Fiona Sampson’s career is decidedly admirable. With over fifteen publications to her name stretching across works of her own poetry like Common Prayer and Rough Music – both of which were shortlisted for the T.S. Eliot Prize – works of literary theory and philosophy of language such as the highly acclaimed Poetry Writing: The Expert Guide, her selection of poetry by Percy Bysshe Shelley, and her fervent interest and pursuit in translating eastern European poetry, she has proven herself as one of the most diverse and talented British poets alive today. Her 7 years at the Poetry Review, articles for every major British broadsheet, string of awards and Fellowship at the Royal Society of Literature, on the other hand, make her one of the most influential editors not only in Britain, but on the whole European scene. It is rare that you find such a combination, but Fiona Sampson is quite proudly a rarity. It is partly with that in mind and partly with the promotion of her new international journal POEM that she began her discussion on the state of contemporary British poetry at an event organised by the Oxford Poetry Society.
She spoke freely about the diversity of the British scene and, rather than crisis, about the state of ‘going on-ness’ of the current world of poetry. It is this activeness which gave (and more importantly – gives) birth to poets today. Writers, she noted, do not produce it as much as they are produced by it. There is definitely a calming sense of positivity in her view, which is not necessarily a common one amongst critics. She describes poetry today as a colossal avalanche, already set in motion and thus attracting more material with its sheer magnitude, keeping itself moving with new additions whilst giving them the benefit of its established size and acceleration. However the lack of a distinct leading movement emerging from the cocktail of variety in British poetry has often been criticised; with no one current shining forth and dominating the scene it has been accused of an overall blandness. Sampson is, nonetheless, rather defensive of poetry. She is happy to list and identify major movements within the current poetry scene like the post-surrealism she sees in Don Paterson, the expanded lyric of Burnside, the exploded lyric of Prynne, and the modernism of Peter Porter. And although she is more critical of some than of others (she calls performance poets “cabaret artists”), Sampson has confidence in the diversity of poetry and, rather, sees the diversity itself as the defining factor of this generation. There is so much more, she asserts more than once, ‘going on’ in poetry than the works of Simon Armitage, Seamus Heaney, and Gillian Clarke which still confidently cover the pages of GSCE anthologies across the board. And it is only here that we see from Sampson a sense of disappointment with modern poetry. It seems evident that her passion for the breadth of poetry she has found on the British and international scene is not matched by the passion of editors with enough power to make young, talented poets the next Simon Armitage or Gillian Clarke.
Although Sampson is very rarely explicit in her criticism of people, her many years of training have shaped her quite convincingly as both honest and questioning. More importantly – they have given her the freedom to be critical without the fear of offending. She is measured in her words and comments, but not at all vague in her disapproval. She acknowledges that there is a lot more to be desired from the current book list editors, who although informed and intriguing, continue to edit by taste. Sampson seems to have high hopes for journals like her own which she insists should attempt to find the best of all schools rather than attempt to homogenize the diverse British scene. And in this sense, Sampson does make a lasting impression. A diverse poetry scene is much more demanding of editors than it is of writers. What is, for the poet, the freedom to express themselves in whatever form they feel most comfortable or in whatever movement they find most attractive without the fear of being irrelevant or outdated, is for the editor a constant struggle at understanding and accepting a whole selection of art they may not enjoy or feel in any way attracted by. However, Sampson is very determined in explaining that you do not have to know a lot about football, for instance, to be able to see charisma. Similarly, she urges that editors must not spend too long researching a movement or simply ignoring it altogether, but should rather let themselves be caught by that most primordial of appeals that poetry has – its seductive charisma. Charisma, Sampson admits, that one does not always feel comfortable with.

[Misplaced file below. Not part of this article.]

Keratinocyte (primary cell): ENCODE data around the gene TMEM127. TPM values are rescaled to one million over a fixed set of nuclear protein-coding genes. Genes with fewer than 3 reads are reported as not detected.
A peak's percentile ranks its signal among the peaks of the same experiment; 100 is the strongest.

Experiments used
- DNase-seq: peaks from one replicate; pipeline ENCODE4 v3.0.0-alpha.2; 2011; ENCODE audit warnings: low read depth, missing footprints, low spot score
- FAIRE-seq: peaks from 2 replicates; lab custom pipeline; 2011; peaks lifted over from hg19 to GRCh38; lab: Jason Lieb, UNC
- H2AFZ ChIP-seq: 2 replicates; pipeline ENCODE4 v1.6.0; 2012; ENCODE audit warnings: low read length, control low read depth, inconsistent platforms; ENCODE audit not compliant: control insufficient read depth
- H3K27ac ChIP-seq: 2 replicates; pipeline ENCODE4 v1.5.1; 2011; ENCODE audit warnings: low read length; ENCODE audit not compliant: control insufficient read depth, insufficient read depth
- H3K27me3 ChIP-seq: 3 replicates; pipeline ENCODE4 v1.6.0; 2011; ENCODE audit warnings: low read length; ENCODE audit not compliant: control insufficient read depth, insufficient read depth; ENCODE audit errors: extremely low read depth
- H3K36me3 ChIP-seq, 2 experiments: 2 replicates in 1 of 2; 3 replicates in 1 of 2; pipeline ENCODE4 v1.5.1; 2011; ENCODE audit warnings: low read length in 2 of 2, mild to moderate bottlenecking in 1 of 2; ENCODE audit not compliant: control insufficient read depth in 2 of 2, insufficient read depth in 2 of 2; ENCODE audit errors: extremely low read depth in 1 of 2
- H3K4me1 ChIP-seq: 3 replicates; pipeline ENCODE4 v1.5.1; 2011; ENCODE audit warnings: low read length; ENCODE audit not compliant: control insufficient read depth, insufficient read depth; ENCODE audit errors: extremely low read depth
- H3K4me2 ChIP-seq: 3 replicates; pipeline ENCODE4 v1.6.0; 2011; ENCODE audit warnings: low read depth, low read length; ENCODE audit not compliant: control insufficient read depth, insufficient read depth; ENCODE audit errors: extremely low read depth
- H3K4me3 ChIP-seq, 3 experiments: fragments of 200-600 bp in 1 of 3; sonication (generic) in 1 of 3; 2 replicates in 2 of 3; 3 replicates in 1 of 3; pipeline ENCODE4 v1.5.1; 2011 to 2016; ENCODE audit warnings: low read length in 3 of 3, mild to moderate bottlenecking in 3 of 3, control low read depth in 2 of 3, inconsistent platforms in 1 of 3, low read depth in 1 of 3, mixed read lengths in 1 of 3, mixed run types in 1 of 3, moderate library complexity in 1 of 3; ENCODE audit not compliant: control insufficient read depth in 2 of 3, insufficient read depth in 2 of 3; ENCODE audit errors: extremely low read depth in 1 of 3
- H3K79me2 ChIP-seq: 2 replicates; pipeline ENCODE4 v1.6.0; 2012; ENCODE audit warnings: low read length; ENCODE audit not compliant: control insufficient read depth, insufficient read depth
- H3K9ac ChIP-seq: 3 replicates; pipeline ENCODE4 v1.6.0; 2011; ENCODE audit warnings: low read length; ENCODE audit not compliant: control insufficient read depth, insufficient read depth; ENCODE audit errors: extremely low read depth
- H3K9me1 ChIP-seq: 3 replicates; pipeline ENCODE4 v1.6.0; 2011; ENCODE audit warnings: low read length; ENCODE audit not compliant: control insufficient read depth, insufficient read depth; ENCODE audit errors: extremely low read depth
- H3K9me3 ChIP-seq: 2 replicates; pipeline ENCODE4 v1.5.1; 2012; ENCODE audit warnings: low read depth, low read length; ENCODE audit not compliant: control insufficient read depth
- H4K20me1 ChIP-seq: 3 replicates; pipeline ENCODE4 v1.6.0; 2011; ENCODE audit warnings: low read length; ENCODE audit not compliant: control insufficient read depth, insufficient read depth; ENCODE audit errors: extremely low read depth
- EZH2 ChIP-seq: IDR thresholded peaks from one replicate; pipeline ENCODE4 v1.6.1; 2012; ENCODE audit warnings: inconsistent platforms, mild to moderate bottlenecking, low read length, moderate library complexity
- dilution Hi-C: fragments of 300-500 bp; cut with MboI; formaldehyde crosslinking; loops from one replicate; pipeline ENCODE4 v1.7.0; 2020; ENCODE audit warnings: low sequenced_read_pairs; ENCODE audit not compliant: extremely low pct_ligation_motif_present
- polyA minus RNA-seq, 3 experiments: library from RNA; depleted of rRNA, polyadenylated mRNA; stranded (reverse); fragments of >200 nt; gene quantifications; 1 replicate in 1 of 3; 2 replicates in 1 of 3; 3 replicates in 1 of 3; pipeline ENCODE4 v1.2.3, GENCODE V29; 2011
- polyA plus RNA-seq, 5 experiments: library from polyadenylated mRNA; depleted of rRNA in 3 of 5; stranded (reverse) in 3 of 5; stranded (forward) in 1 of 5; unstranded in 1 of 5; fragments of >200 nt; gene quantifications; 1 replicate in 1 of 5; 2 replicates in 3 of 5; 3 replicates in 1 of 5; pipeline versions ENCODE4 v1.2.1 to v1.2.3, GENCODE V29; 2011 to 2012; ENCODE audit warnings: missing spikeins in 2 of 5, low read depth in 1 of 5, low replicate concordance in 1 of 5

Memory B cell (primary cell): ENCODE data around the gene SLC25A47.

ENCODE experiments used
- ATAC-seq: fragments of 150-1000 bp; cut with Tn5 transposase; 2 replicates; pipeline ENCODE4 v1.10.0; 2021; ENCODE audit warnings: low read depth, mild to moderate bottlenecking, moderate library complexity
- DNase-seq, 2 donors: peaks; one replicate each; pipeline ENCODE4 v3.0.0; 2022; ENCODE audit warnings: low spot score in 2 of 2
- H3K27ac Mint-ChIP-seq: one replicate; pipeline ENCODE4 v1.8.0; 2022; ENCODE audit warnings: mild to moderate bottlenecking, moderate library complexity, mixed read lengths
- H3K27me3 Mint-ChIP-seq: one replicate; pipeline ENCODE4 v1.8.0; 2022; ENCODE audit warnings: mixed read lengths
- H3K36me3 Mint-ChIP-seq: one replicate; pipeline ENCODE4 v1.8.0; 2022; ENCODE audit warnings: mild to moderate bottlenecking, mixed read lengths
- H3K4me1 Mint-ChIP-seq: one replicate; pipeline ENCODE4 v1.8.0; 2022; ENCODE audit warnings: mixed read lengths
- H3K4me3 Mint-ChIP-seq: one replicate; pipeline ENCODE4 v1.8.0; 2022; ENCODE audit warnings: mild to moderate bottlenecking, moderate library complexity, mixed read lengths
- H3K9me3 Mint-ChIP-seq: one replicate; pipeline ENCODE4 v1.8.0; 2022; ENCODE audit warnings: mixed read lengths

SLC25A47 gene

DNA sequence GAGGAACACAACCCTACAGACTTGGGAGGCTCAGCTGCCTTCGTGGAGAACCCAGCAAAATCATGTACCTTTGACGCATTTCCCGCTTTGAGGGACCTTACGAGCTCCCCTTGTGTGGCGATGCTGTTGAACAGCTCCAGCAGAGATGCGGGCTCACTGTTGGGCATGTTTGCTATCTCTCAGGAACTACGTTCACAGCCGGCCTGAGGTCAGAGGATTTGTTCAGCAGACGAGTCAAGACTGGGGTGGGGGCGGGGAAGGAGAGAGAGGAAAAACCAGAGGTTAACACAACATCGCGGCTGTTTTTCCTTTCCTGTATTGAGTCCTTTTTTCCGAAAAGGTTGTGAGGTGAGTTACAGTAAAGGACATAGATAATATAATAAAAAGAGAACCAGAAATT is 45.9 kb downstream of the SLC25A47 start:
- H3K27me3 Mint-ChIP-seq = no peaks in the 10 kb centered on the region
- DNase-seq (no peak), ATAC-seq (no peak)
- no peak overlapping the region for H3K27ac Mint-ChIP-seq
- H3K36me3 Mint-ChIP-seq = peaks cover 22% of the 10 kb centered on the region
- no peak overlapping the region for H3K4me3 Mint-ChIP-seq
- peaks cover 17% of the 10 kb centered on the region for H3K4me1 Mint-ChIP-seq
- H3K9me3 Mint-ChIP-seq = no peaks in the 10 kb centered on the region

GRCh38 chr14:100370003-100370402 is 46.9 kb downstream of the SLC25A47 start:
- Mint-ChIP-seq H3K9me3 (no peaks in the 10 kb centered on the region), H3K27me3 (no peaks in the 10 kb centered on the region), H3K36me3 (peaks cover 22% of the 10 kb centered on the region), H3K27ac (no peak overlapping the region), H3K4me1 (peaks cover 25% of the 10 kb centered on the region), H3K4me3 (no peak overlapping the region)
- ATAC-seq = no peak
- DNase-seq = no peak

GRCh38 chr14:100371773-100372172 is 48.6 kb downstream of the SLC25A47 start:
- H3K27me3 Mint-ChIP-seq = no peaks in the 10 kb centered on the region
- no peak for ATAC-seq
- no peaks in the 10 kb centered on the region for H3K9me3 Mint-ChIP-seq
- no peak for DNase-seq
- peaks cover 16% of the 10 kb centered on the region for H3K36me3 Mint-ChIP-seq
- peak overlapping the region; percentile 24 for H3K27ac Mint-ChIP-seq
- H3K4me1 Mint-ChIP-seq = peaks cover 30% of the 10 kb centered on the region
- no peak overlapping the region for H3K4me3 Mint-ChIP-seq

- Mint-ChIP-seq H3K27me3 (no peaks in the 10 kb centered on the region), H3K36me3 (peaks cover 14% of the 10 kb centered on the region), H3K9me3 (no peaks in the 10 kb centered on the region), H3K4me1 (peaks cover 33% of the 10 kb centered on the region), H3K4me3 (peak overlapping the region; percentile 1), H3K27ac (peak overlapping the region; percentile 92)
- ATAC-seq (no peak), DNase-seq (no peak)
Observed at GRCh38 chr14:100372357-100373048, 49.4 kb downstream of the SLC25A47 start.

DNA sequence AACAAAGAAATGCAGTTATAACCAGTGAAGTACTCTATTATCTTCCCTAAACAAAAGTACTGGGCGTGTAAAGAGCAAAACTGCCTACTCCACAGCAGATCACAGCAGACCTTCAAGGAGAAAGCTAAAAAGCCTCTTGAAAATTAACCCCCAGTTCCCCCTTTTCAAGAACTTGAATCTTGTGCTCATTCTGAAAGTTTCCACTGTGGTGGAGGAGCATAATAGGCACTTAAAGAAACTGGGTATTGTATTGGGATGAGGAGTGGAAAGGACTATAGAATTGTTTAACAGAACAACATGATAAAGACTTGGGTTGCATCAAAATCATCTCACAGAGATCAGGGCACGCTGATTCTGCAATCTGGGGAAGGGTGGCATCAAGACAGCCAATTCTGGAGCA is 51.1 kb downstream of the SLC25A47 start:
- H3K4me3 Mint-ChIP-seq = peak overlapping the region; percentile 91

She concludes her discussion quite simply by acknowledging that the tragedy of poetry of the present remains in the fact it is never treated with the same prestige as poetry of the past. But also that, this sort of prejudice should not at all be based on the lack of hegemony on the British scene. A poem can capture with its uncontrollable charisma no matter what school or movement gave birth to it and rather than struggle to find poetry by the tin, editors should let themselves be consumed by this same ‘going on-ness’ which sustains the poets. This way, editors will not be forcing an artificial sense of liveliness and fluidity, but rather let this liveliness borne of itself give birth to their selections. Thus, Sampson seems to suggest that rather than designing an avalanche of their own, editors should also let themselves be captured by diverse ‘going-on-ness’ of British poetry and not try to harness it, but slide along with it. In this unity, poetry can flourish.
For more information about Oxford Poetry Society and their future events and speakers, please visit their Facebook page. Their next event, ‘Composing the Poetic’ is on the 6th March, discussing poetry, music, and Greek national identity.